Mom's Gestational Diabetes Raises Childhood Risk of Obesity: Worldwide Study

Becky McCall

August 15, 2016

Maternal gestational diabetes (GDM) is associated with increased odds of offspring obesity at age 9 to 11 years, suggests a multinational study of more than 4700 children. However, note the authors, the association was only partially independent of current maternal body mass index (BMI).

The International Study of Childhood Obesity, Lifestyle and the Environment (ISCOLE) was published online August 11 in Diabetologia and led by Pei Zhao, MD, from Tianjin Women’s and Children’s Health Center, China, in collaboration with researchers from Asia, Europe, Africa, and North and South America.

Children born to mothers who had gestational diabetes had significantly higher prevalence of general obesity (18.4% vs 12.0%, P = .006), central obesity (16.0% vs 9.6%, P = .003), and high body fat (12.1% vs 7.9%, P = .030) at age 9 to 11 years compared with children of mothers without gestational diabetes, according to the report. These children also had significantly higher mean birth weight (3415 g vs 3274 g, P = .001).

Previous studies have found that children born to women with gestational diabetes, which the authors note affects up to 28% of pregnancies, are at increased risk of obesity. But to date the majority of research has been in high-income countries, with limited data from countries with low to middle incomes. In light of this, the researchers acknowledged the need for studies of children from multiple regions of the world.

"Our study is the first to evaluate the association between maternal GDM and childhood obesity using such widespread, multinational data," write the authors. "Moreover, our results indicate that the positive associations between maternal GDM and the risk of childhood obesity were significant among children from low- to middle-income countries and between maternal GDM and an increased risk of central obesity among children from high-income countries."

The inclusion of a large multinational sample of children from low- to high-income countries was said to be a key strength of the study. In total, the study included 4740 children aged 9 to 11 years from Australia, Brazil, Canada, China, Colombia, Finland, India, Kenya, Portugal, South Africa, the United Kingdom, and the United States.

The cross-sectional study aimed to examine the association between maternal gestational diabetes, diagnosed according to the American Diabetes Association (ADA) or World Health Organization (WHO) criteria, and three indicators of childhood obesity (BMI, waist circumference, and body fat) in children aged 9 to 11 years.

Worldwide Association, but "Not Fully Independent"

The authors report that they found an association between maternal GDM and increased odds of general childhood obesity and central obesity in children aged 9 to 11 years old across the 12 countries. "However, these associations were not fully independent of maternal BMI."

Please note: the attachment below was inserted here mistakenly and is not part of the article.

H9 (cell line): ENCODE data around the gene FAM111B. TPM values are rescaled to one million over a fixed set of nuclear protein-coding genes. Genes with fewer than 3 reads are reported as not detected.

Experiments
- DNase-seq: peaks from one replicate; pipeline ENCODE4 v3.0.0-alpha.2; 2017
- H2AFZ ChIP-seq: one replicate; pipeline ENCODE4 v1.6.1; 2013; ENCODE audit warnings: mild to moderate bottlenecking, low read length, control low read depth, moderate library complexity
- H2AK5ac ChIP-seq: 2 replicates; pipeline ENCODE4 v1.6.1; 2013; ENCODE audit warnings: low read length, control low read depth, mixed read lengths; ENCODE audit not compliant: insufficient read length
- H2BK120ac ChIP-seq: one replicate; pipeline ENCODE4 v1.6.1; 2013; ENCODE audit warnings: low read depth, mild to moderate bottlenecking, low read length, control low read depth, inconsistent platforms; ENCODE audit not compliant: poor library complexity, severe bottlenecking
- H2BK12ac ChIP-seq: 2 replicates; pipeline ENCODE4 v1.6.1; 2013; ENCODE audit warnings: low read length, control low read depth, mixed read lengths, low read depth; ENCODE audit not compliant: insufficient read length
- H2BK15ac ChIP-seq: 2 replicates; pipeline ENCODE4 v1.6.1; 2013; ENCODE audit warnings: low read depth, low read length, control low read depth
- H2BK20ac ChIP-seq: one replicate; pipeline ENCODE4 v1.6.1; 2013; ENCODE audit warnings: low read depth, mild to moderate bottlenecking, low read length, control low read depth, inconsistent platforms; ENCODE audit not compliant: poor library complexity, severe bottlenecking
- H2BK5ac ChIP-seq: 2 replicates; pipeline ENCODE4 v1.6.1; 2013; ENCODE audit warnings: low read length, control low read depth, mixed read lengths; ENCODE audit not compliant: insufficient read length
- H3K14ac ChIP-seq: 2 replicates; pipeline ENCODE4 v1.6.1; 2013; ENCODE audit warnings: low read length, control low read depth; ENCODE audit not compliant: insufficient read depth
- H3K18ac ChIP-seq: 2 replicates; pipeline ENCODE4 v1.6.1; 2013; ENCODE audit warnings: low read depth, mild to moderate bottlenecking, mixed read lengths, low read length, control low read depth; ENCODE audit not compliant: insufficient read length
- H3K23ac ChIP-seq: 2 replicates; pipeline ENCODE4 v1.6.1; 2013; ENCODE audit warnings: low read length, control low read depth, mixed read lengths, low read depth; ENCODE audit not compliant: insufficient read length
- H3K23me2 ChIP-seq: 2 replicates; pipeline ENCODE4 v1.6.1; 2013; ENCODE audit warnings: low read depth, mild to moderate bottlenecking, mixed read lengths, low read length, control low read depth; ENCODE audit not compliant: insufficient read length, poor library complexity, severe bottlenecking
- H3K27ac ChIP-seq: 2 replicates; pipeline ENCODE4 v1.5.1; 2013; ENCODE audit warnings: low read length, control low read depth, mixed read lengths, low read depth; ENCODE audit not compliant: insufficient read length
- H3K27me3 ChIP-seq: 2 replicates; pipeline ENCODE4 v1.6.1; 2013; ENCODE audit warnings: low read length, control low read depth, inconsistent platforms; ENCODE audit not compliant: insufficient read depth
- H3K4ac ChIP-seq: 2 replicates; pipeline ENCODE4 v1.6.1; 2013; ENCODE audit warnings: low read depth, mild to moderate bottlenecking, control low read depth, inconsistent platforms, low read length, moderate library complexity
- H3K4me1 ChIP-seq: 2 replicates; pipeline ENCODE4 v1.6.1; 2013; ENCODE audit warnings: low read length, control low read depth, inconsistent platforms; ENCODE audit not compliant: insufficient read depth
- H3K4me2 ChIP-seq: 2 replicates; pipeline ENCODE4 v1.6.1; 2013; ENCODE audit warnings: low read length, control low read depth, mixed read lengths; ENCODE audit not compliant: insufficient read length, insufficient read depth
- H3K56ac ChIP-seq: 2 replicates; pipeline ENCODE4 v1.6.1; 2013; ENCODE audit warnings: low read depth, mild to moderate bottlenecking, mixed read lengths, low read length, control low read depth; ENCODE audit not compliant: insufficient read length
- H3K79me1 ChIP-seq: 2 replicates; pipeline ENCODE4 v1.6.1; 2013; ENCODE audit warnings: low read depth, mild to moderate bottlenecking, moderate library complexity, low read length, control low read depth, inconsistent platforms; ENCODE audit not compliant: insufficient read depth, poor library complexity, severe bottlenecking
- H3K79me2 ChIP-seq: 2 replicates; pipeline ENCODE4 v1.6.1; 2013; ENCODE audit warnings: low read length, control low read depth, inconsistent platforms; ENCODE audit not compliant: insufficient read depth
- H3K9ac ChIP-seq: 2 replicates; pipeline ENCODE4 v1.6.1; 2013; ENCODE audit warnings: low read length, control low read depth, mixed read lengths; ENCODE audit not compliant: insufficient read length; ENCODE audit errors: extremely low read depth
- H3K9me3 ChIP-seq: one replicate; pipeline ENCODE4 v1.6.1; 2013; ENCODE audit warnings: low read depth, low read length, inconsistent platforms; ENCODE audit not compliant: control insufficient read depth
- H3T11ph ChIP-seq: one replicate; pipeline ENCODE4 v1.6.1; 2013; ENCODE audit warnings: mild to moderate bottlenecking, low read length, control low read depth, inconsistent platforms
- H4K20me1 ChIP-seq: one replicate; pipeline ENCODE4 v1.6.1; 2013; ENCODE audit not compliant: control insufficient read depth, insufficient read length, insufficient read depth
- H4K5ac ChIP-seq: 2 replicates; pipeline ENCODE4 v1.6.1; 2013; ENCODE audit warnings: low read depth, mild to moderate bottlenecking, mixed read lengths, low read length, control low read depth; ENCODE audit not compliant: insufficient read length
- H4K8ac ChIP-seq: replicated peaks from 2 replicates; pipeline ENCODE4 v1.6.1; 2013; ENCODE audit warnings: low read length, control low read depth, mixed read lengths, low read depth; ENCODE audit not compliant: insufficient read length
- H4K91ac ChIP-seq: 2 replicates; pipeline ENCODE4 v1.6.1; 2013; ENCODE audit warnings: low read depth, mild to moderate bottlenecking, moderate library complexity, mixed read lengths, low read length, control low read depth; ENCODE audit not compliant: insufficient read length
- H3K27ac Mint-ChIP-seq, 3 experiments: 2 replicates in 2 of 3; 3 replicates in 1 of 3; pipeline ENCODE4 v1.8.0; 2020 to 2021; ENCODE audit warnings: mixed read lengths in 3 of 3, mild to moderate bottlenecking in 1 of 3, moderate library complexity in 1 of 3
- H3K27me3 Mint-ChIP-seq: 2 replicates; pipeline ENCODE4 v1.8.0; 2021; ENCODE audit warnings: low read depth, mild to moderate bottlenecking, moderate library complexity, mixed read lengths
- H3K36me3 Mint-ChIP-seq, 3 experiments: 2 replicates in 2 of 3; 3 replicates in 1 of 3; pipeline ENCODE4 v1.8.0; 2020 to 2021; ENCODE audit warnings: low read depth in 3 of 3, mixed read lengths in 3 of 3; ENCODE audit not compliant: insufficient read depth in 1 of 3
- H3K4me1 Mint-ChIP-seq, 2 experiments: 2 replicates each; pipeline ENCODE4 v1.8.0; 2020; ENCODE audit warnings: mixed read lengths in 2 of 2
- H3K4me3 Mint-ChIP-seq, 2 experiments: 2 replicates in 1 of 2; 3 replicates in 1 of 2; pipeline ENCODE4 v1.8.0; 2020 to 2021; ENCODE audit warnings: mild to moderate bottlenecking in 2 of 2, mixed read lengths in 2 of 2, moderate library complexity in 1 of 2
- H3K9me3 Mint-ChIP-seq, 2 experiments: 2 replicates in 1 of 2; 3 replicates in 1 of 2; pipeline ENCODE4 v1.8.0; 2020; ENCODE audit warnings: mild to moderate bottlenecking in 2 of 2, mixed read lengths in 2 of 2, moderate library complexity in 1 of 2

Birth weights, obesity rates, and percentage body fat varied widely around the world. Overall prevalence of reported maternal gestational diabetes was 4.3% but ranged from 1.9% in the United Kingdom and China to 8.8% in Portugal. Mothers with gestational diabetes had significantly older age at delivery than mothers without gestational diabetes (29.9 years vs 28.3 years, P < .001).

Of note, adjusted odds ratios among children of mothers with GDM compared with children of mothers without gestational diabetes were 1.53 (P = .034) for general obesity, 1.73 (P = .01) for central obesity, and 1.42 (P = .14) for high body fat. Adjustments were made for maternal age at delivery, maternal education, infant feeding mode, gestational age, number of younger siblings, child unhealthy-diet pattern scores, moderate to vigorous physical activity, sleeping time, sedentary time, age, sex, and birth weight.

Of note, according to the group, these associations were no longer significant after further adjustment for current maternal BMI (about 10 years' postpartum).

Mechanisms Behind the Findings?

Areas for further research, the authors write, include exploration of the effects of maternal gestational diabetes on the risks of childhood obesity and central obesity. Also, the mechanisms responsible for increased obesity risk in these children need further clarification.

Of note, according to the authors, "exposure to maternal diabetes is associated with excess fetal growth in utero, possibly mainly due to an increase in fetal fat mass and alterations in fetal hormone levels. In addition, exposure to maternal diabetes results in elevated hyperglycemia, hyperinsulinemia, and elevated leptin synthesis in offspring."

Some research also suggest that gestational diabetes might cause an epigenetic alteration in the fetal genome, the group notes, influencing the expression of genes that direct the accumulation of body fat or related metabolism.

Dr Zhao has no relevant financial relationships. Disclosures for the coauthors are listed in the article.

Diabetologia. Published August 11, 2016. Abstract

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